Badly designed incentives almost always end up promoting behaviour that leads to unexpected and undesired outcomes.

    But I'm in two minds about it. By steering Polish kids to take a Polish exam, we might think that they are being taught something that will be of marginal use in the job market when they leave school. But that might only be true of, for example, a 16 year old school-leaver with three or four GCSEs and looking for work in the UK. For a 16 year old with eight or nine GCSEs, including Polish, going on to A levels and then university, possibly returning to Poland, having studied the language will definitely be useful.

    In the end, I really don't care if the government shoots itself in the foot yet again with its perverse targets and incentives. What matters is whether studying for GCSE in "the home language" is good or not for the individual pupil.

    K.

  31. Just another Peter said,

    March 25, 2012 @ 6:35 pm

    @mollymooly: WA does, however, fall down in the reverse situation – they allow anyone to do IELTS (International English Language Testing System) even if English is their native language. I know this because I failed TEE English and IELTS was one of the English competence tests I was told I could take to qualify for university (I took the other).

  32. J. Goard said,

    March 25, 2012 @ 7:52 pm

    @Jerry Friedman:

    I have a hard time calling something "cheating" if it's within the rules. If the British authorities have solved this problem for Welsh (and I did ask), and they consider it cheating to take the GCSE test in one's native foreign language, can't they change the rules easily?

    If they followed your apparent ethical reasoning, how could they consider it cheating, since it currently follows the letter of the law? Your comment seems to be a "treason doth never prosper" kind of mind game.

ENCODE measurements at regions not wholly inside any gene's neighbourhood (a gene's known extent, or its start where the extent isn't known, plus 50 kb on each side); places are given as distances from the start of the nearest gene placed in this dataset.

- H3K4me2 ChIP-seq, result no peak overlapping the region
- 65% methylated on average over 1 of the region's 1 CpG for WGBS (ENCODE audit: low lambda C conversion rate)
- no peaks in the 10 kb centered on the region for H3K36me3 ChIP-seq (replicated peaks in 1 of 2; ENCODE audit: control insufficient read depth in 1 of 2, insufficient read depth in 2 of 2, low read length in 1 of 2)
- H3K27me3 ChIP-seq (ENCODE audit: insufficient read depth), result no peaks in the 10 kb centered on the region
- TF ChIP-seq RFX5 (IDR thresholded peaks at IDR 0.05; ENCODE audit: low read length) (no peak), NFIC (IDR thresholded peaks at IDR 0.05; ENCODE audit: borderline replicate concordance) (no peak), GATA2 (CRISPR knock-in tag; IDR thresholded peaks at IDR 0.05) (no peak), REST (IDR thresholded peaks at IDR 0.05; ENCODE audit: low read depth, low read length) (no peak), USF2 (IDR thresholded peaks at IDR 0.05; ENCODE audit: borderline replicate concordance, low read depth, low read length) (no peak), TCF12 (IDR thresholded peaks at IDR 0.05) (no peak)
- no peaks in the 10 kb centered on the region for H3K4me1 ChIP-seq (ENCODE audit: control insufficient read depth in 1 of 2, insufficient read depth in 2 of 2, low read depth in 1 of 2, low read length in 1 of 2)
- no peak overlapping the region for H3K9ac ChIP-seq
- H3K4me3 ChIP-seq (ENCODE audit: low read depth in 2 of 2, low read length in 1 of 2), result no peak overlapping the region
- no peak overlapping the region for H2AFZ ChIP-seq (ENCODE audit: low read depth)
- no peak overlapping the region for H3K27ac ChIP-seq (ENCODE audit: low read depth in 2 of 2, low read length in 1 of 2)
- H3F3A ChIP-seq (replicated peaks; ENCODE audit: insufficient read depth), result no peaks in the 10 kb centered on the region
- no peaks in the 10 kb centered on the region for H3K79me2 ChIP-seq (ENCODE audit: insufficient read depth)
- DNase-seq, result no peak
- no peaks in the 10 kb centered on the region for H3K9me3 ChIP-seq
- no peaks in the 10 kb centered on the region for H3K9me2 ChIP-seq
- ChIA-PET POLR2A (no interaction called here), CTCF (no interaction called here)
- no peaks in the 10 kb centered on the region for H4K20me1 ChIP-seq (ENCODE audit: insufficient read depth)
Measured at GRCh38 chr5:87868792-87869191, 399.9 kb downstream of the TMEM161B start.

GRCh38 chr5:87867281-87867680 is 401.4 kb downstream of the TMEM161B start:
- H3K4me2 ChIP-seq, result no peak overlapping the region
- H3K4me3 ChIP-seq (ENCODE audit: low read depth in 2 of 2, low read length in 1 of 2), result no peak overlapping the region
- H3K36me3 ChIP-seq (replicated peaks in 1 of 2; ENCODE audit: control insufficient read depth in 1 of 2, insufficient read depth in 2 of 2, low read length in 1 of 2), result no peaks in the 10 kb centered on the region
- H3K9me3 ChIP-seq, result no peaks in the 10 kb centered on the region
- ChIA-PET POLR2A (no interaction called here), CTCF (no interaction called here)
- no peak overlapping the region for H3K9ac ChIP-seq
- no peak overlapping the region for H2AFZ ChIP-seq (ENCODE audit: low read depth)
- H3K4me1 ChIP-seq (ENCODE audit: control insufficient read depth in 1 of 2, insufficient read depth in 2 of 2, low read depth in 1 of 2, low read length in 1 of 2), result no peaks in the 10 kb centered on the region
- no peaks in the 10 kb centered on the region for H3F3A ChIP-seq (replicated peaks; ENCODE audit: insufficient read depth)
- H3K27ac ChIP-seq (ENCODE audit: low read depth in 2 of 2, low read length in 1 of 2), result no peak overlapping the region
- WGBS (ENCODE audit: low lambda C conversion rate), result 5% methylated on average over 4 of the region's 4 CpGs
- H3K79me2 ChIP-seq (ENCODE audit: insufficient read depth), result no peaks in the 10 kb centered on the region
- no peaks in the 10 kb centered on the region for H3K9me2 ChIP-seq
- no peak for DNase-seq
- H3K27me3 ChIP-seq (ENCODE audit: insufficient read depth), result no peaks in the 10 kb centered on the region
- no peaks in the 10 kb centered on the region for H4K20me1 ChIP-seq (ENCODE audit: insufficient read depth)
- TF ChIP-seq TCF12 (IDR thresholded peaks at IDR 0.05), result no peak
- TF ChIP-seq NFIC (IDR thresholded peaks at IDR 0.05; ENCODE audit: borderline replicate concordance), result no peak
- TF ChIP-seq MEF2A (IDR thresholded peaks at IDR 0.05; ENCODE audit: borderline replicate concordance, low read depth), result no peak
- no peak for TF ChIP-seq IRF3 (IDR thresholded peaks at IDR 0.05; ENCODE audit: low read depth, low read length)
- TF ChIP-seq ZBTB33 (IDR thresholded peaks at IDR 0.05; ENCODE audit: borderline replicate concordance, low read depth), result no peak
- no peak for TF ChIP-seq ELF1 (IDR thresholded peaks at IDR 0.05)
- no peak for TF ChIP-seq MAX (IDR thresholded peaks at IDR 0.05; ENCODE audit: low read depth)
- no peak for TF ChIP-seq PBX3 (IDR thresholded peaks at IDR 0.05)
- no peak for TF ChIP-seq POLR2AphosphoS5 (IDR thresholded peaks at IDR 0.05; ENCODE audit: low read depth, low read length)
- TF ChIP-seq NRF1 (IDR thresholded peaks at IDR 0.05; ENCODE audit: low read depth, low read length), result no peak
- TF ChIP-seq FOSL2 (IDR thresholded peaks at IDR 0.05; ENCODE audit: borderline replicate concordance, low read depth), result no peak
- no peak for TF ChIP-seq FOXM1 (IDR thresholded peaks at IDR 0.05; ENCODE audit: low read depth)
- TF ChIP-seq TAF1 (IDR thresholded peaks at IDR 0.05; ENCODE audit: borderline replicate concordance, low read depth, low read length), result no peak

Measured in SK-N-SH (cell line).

By my ethical reasoning, it's plain obvious that we've got to have an understanding of "cheating" based upon the spirit and purpose of a test first, and then subsequently use such principles to decide when and how to change the official rules. Happily doing whatever you can get away with according to the current rules strikes me as virtually a definition of "unethical", since it leaves no basis upon which to aim for rule improvements.

  33. Jonathan D said,

    March 25, 2012 @ 7:54 pm

    Just another Peter, if the university only needs to know whether you can use English or not, why should they care where you learnt the language? There's no competition involved, just a standard of competence.

    The high school courses are a different matter altogether – there people are aiming to provide options that increase students' competence in the language and/or provide a basis for competition loosely based on ability to learn in general. Then it might make sense to insist on two streams, or, as for some languages in New South Wales, even three – background speakers, continuers (i.e. began studying before year 11) or beginners. In any case, the 'cheating' accusation depends on the presence of competition.